With students on break IUP has been a quiet place for a few weeks, but it has livened up again thanks to the Region II Kennedy Center American College Theater Festival.
More than 1,000 students from the Mid-Atlantic region are visiting Indiana University of Pennsylvania, partaking in performances, workshops and lectures through Saturday.
On Thursday, attention turned from the stage to the community, when Mauricio Salgado of Artists Striving To End Poverty offered two workshops centered on making the world a better place. In the first session, "The Artist as Citizen," 15 students and educators took part in a lively discussion in Cogswell Hall about the role of the artist in the community.
"This is a dialogue that we need to be having," he said. "I have a perspective, and I'd like to hear the rest of yours."
The Juilliard-trained actor opened by reciting an inspirational piece created by an ASTEP volunteer working with disadvantaged youths in Florida, where the organization does much of its work. It included rap lyrics, humor, a little profanity and the line: "No one on this planet can tell you what you're worth." The group was impressed.
When asked to define art, the responses centered on connectivity and healing. Among them: Art is "a language," "something that feeds the soul" and "making something beautiful and powerful when it was nothing." Salgado also led the group through a discussion of poverty, defining it as the detrimental lack of something -- food, love, medical care, opportunity and respect were examples offered by those in attendance. The group then discussed that which they weren't lacking -- love, spirituality, a creative outlet -- and how they could make a difference. In the evening, Salgado offered "Creative Pedagogy in the Community," a workshop that looked at the best approaches to teaching arts in the community. Prior to the workshop, he said the arts are an ideal way to reach students who may feel disconnected in the classroom.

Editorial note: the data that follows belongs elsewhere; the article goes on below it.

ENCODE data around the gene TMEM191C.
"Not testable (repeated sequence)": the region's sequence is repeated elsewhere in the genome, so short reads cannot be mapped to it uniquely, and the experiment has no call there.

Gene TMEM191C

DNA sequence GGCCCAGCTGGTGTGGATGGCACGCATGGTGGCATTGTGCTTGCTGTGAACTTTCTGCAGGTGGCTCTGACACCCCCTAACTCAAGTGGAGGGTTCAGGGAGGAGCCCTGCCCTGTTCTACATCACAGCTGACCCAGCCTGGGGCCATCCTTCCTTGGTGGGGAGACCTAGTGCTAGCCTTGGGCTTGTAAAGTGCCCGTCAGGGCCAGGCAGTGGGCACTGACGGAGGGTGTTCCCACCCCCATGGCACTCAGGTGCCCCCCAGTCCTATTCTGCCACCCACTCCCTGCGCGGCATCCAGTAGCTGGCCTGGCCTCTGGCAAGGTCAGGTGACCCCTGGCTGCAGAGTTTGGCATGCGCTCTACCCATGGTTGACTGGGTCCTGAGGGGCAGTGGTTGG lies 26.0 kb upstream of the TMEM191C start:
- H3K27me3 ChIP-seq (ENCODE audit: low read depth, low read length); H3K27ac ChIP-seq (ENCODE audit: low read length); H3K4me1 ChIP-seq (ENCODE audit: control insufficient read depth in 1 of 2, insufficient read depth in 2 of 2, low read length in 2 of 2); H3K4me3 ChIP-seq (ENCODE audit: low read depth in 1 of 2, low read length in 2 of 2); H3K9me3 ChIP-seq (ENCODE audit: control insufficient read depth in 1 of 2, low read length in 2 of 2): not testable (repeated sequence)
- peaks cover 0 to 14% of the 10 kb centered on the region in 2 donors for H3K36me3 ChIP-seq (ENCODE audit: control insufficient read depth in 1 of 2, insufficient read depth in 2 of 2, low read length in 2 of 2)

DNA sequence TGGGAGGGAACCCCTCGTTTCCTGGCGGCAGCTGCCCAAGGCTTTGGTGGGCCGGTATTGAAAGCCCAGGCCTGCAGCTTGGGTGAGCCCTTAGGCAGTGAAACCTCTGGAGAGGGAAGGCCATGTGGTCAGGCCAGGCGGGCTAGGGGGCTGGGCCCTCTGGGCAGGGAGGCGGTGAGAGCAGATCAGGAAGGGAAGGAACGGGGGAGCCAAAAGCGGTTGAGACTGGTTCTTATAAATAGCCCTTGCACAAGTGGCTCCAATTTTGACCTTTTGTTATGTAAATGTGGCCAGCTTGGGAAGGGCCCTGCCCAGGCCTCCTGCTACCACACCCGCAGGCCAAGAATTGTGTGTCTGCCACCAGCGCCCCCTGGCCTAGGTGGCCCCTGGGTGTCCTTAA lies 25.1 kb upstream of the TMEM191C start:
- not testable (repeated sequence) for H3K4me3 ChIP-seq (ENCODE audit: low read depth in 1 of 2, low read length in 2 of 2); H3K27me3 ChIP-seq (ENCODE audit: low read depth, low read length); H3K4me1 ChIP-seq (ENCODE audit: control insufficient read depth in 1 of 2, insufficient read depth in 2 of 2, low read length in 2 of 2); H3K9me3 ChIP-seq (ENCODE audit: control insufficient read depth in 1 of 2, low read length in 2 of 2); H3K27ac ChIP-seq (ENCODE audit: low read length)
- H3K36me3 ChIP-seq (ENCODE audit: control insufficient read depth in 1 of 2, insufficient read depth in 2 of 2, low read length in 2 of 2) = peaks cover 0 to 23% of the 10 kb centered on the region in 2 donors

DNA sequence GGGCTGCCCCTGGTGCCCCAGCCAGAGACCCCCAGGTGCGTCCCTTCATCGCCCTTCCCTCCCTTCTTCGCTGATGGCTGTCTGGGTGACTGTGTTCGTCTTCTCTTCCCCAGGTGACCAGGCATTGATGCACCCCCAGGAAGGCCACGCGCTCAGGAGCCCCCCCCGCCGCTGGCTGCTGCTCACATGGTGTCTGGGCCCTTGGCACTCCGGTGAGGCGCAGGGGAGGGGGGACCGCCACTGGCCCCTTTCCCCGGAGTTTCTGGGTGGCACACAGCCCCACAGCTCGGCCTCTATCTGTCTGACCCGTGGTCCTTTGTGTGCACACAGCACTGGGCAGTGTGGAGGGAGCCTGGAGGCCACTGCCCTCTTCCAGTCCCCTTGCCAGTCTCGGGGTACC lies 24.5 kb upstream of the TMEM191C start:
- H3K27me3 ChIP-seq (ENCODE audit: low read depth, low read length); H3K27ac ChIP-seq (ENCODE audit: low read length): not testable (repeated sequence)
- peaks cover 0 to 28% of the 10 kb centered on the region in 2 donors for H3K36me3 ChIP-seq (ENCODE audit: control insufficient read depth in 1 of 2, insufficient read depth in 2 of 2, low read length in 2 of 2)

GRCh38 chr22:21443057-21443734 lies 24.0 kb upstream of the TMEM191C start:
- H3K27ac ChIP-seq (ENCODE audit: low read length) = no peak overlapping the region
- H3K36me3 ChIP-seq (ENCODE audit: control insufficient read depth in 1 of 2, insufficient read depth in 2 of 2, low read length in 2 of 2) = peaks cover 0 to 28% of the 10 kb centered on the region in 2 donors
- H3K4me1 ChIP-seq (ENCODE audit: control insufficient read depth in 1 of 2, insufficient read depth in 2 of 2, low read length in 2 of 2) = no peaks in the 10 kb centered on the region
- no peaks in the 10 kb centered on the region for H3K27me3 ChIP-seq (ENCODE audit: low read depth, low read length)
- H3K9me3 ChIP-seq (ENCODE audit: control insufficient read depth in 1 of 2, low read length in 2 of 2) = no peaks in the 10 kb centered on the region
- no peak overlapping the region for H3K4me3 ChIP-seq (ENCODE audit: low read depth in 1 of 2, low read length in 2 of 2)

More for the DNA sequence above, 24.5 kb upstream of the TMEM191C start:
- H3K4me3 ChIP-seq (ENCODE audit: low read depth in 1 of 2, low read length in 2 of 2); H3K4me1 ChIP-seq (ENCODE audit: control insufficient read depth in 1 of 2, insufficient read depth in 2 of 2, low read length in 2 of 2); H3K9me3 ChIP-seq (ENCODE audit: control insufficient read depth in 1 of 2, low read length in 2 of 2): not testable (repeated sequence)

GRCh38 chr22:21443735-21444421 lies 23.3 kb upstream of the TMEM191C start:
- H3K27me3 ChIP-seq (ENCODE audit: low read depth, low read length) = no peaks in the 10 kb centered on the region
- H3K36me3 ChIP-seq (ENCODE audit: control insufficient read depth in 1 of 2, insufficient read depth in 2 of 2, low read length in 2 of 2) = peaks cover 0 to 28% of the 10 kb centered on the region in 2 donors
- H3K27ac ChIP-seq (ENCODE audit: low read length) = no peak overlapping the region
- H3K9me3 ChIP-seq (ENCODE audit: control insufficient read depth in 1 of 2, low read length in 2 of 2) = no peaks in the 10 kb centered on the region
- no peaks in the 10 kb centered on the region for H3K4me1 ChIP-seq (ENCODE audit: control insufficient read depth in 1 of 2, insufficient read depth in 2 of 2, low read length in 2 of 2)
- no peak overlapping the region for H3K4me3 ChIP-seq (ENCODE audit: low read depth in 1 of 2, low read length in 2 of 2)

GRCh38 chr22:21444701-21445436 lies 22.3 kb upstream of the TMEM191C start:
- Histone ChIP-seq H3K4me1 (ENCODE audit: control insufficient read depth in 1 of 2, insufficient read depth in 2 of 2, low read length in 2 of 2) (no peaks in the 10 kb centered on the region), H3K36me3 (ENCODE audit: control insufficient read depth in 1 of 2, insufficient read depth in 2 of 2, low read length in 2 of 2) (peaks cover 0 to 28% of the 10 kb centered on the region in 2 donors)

"With the arts the possibilities are quite broad, so there a many avenues, many inlets," he said.
Salgado, ASTEP's director of domestic programs who has been with the group since its inception in 2003, told of how he had just began his studies in New York two weeks before Sept. 11. He said that event influenced him to find a balance between devoting time to his craft and helping in his community. He's acted at the Kennedy Center in Washington, D.C., and in off-Broadway productions, but ASTEP now takes up the bulk of his time.
"A community of established and emerging artists who use the arts to inspire underserved youth, teach life skills and awaken young people's imaginations," ASTEP is presenting workshops at each of the Kennedy festival's eight regions as well as at the national festival in April. The group's core programs include art workshops for refugee youngsters and art camps for adolescents living with HIV/AIDS in New York City, art camps for immigrant and migrant youths in south Florida, and academic and art offerings for disadvantaged children in Bangalore, India.
Salgado said he hoped attendees went home with a new sense of commitment to their communities, but also that they consider a role with ASAP, which offers volunteer opportunities as well as some paid teaching positions.
The festival continues today with a performance of "Lindsey's Oyster" by IUP students at 3 p.m. on the Waller Hall Mainstage and "A Dream Play" by Bridgewater College students at 8:30 p.m. in Fisher Auditorium. On Saturday, Long Island University students will perform "Re-Membering Antigone" at 9:30 a.m. and 3 p.m. on the Waller Hall Mainstage and Fairmont State University students will present "The Elephant Man" at 1:30 p.m. in Fisher.
IUP last hosted the Kennedy festival in 2010, an event highlighted by an opening talk from "Independence Day" actor Bill Pullman. On Wednesday, festival goers listened to an opening presentation from John Cariani, a Tony Award-nominated actor who had a recurring role on "Law & Order." During the program several IUP students presented scenes from "Love/Sick," a new play he wrote.